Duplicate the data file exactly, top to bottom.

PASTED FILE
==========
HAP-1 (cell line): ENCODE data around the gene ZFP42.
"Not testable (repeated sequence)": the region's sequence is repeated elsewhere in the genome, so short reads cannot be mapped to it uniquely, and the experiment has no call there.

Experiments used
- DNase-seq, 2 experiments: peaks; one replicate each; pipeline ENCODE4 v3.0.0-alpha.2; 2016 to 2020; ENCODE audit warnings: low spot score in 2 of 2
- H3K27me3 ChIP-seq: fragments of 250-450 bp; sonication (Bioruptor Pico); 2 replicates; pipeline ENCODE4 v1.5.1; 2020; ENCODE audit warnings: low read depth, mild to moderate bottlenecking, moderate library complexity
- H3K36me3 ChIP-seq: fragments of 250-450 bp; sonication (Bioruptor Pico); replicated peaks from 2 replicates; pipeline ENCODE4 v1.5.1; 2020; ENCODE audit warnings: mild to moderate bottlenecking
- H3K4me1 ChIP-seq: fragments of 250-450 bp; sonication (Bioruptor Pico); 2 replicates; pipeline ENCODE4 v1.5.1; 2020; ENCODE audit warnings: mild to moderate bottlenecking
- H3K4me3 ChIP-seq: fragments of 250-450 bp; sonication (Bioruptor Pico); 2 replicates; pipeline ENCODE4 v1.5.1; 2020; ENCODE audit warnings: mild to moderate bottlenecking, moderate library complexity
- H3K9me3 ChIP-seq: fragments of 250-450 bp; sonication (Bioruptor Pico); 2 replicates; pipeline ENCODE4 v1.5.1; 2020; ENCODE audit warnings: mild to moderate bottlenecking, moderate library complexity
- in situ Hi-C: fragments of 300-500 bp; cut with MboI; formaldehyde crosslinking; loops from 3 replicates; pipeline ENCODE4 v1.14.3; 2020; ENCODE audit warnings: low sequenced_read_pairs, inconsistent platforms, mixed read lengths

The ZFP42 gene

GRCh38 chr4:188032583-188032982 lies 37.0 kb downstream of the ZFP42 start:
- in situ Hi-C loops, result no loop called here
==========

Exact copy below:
HAP-1 (cell line): ENCODE data around the gene ZFP42.
"Not testable (repeated sequence)": the region's sequence is repeated elsewhere in the genome, so short reads cannot be mapped to it uniquely, and the experiment has no call there.

Experiments used
- DNase-seq, 2 experiments: peaks; one replicate each; pipeline ENCODE4 v3.0.0-alpha.2; 2016 to 2020; ENCODE audit warnings: low spot score in 2 of 2
- H3K27me3 ChIP-seq: fragments of 250-450 bp; sonication (Bioruptor Pico); 2 replicates; pipeline ENCODE4 v1.5.1; 2020; ENCODE audit warnings: low read depth, mild to moderate bottlenecking, moderate library complexity
- H3K36me3 ChIP-seq: fragments of 250-450 bp; sonication (Bioruptor Pico); replicated peaks from 2 replicates; pipeline ENCODE4 v1.5.1; 2020; ENCODE audit warnings: mild to moderate bottlenecking
- H3K4me1 ChIP-seq: fragments of 250-450 bp; sonication (Bioruptor Pico); 2 replicates; pipeline ENCODE4 v1.5.1; 2020; ENCODE audit warnings: mild to moderate bottlenecking
- H3K4me3 ChIP-seq: fragments of 250-450 bp; sonication (Bioruptor Pico); 2 replicates; pipeline ENCODE4 v1.5.1; 2020; ENCODE audit warnings: mild to moderate bottlenecking, moderate library complexity
- H3K9me3 ChIP-seq: fragments of 250-450 bp; sonication (Bioruptor Pico); 2 replicates; pipeline ENCODE4 v1.5.1; 2020; ENCODE audit warnings: mild to moderate bottlenecking, moderate library complexity
- in situ Hi-C: fragments of 300-500 bp; cut with MboI; formaldehyde crosslinking; loops from 3 replicates; pipeline ENCODE4 v1.14.3; 2020; ENCODE audit warnings: low sequenced_read_pairs, inconsistent platforms, mixed read lengths

The ZFP42 gene

GRCh38 chr4:188032583-188032982 lies 37.0 kb downstream of the ZFP42 start:
- in situ Hi-C loops, result no loop called here